Barry Bonds' personal trainer was on his way back to jail on Monday after being held in contempt of court for refusing to testify before a grand jury investigating the San Francisco Giants slugger.
Greg Anderson could remain behind bars for more than a year while the grand jury investigates Bonds for perjury and tax evasion, regarding income from sales of his sports memorabilia.
Anderson, who has appeared five times before two federal grand juries without answering pertinent questions, was held in contempt of court for two weeks last month but was released when that grand jury's term expired.
"Sometimes sitting in the cooler for a long time may have a therapeutic affect and may change his mind," US District Judge William Alsup said during the rancorous, hourlong hearing, after which authorities whisked Anderson into custody.
"Maybe in 16 months he will change his mind," Alsup said, referring to the remainder of the grand jury's term.
Mark Geragos, the trainer's attorney, said he would appeal the judge's order.
The name of New York Yankees outfielder Gary Sheffield re-surfaced during Monday's hearing as an angry Alsup recited the questions Anderson refused to answer before the grand jury.
The questions included whether Anderson injected Bonds with steroids and "whether Anderson knows Bonds or Gary Sheffield."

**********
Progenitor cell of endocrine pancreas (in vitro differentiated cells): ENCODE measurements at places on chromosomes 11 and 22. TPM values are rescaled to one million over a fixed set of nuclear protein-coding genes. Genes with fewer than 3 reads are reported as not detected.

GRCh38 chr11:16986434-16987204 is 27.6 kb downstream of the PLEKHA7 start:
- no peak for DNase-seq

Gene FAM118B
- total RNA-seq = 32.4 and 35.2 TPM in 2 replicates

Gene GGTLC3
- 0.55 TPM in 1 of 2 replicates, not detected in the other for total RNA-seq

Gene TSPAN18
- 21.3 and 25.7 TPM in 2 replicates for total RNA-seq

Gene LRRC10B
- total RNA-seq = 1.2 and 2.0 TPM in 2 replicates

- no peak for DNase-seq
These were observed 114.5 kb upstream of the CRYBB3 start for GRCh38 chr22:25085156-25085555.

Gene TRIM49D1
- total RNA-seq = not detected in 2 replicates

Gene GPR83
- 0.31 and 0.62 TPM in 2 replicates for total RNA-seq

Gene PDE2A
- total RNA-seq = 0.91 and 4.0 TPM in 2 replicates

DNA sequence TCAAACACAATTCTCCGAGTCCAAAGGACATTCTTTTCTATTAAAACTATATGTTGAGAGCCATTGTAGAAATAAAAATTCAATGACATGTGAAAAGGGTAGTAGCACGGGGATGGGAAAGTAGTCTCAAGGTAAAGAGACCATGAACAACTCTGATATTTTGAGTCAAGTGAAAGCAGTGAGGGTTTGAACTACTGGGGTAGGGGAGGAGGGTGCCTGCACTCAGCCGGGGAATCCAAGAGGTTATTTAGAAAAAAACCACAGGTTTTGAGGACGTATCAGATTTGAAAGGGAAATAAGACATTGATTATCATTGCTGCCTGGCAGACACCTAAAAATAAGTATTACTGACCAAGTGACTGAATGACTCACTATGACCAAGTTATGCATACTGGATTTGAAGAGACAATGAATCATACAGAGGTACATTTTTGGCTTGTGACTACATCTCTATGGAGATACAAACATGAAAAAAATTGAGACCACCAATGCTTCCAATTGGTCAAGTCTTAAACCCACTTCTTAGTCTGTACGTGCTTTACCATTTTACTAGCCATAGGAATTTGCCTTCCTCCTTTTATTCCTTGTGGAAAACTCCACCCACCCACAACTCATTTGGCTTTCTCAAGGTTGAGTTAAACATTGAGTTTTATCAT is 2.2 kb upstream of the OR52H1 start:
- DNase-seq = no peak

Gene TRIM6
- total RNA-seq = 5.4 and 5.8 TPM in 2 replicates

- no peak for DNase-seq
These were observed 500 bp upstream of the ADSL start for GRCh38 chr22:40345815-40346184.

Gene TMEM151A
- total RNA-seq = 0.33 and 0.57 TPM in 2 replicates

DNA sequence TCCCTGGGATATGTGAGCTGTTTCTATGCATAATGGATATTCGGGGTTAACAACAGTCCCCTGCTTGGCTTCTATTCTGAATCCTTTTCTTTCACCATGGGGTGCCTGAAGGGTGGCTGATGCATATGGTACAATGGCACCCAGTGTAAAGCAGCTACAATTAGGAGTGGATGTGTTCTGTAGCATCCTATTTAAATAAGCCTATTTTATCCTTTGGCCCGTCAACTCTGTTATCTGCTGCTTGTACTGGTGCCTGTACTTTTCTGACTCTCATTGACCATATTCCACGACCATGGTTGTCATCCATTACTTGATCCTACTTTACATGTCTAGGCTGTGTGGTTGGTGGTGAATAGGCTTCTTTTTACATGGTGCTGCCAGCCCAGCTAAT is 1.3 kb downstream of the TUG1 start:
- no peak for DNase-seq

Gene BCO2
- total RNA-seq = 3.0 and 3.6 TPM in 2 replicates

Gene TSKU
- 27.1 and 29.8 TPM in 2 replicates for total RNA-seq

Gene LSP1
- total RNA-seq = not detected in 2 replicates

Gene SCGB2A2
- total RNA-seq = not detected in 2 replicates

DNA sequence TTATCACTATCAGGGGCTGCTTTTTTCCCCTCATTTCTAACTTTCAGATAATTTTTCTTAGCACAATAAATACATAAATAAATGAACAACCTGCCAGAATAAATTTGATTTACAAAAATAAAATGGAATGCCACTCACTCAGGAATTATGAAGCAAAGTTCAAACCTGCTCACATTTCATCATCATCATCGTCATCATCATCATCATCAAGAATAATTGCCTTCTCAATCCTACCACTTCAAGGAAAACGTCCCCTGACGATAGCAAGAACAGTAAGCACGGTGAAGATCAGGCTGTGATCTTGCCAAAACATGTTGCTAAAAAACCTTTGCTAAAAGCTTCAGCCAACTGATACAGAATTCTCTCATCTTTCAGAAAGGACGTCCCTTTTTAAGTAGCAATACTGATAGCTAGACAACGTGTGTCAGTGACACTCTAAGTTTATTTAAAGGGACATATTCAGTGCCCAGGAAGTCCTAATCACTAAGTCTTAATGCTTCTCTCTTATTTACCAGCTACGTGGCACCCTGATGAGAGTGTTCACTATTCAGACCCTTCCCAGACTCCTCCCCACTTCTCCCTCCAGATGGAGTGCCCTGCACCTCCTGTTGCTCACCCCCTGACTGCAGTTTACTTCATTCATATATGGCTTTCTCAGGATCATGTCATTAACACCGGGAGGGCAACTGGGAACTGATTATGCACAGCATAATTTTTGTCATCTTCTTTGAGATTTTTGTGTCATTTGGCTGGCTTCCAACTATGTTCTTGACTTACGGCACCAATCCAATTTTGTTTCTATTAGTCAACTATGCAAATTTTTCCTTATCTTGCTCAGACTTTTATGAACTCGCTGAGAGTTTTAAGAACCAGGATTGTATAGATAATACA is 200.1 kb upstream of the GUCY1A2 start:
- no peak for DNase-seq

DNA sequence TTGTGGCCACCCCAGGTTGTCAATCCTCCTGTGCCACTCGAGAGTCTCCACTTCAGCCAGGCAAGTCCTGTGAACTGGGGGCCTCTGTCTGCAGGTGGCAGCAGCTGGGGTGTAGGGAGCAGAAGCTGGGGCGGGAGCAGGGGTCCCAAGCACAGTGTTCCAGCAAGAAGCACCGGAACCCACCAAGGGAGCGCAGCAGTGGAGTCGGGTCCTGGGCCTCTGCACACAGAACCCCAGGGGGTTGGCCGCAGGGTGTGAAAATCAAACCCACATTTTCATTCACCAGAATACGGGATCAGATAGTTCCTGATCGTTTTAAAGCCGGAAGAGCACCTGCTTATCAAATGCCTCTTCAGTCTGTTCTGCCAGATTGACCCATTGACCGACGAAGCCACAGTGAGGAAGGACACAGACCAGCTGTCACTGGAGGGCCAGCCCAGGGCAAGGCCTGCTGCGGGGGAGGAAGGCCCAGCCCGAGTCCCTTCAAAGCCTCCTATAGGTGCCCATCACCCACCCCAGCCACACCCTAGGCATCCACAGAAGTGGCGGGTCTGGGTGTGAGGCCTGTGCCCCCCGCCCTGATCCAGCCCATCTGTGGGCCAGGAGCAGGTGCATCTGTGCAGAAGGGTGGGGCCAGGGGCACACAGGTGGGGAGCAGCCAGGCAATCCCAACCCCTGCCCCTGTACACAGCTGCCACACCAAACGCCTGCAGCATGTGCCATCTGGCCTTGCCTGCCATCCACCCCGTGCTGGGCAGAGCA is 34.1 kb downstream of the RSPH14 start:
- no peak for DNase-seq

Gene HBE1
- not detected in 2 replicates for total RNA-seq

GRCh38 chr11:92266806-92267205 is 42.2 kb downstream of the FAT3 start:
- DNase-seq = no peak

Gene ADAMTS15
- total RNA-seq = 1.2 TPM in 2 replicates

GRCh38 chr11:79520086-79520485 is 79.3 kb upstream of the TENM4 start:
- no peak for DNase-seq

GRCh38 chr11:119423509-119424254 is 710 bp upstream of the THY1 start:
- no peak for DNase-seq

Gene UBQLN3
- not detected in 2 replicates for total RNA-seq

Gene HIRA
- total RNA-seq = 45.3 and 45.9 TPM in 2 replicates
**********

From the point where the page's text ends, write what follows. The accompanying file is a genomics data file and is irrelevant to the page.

At issue is whether Bonds lied under oath when he told the grand jury investigating BALCO in 2003 that he did not knowingly use steroids and that Anderson gave him what he believed to be flaxseed oil and arthritic balm.
Anderson has refused to say whether he gave Bonds steroids. Alsup told Geragos jailing Anderson might test "how loyal your client wants to be."
Sheffield, who testified before the 2003 BALCO grand jury, has admitted using a cream he got from Anderson but said in a 2004 interview with Sports Illustrated that he did not knowingly use steroids.
In the book Game of Shadows, however, two San Francisco Chronicle reporters wrote that Anderson put Sheffield on injectable testosterone and human growth hormone in 2002 and later sold him designer steroids known as "the cream" and "the clear."
Sheffield adopted Bonds' heavy training program when he visited the San Francisco star after the 2001 season and lived at his home in Hillsborough for two months, according to the book published this year.
Although Bonds and Sheffield later had a personal falling out, Sheffield wanted to maintain a relationship with Anderson so he could keep getting the drugs, the authors wrote.
Anderson already has served three months in prison and three months of home detention after pleading guilty to steroid distribution and money laundering in the investigation of the Bay Area Laboratory Co-Operative, which allegedly supplied Bonds and other elite athletes with performance-enhancing drugs.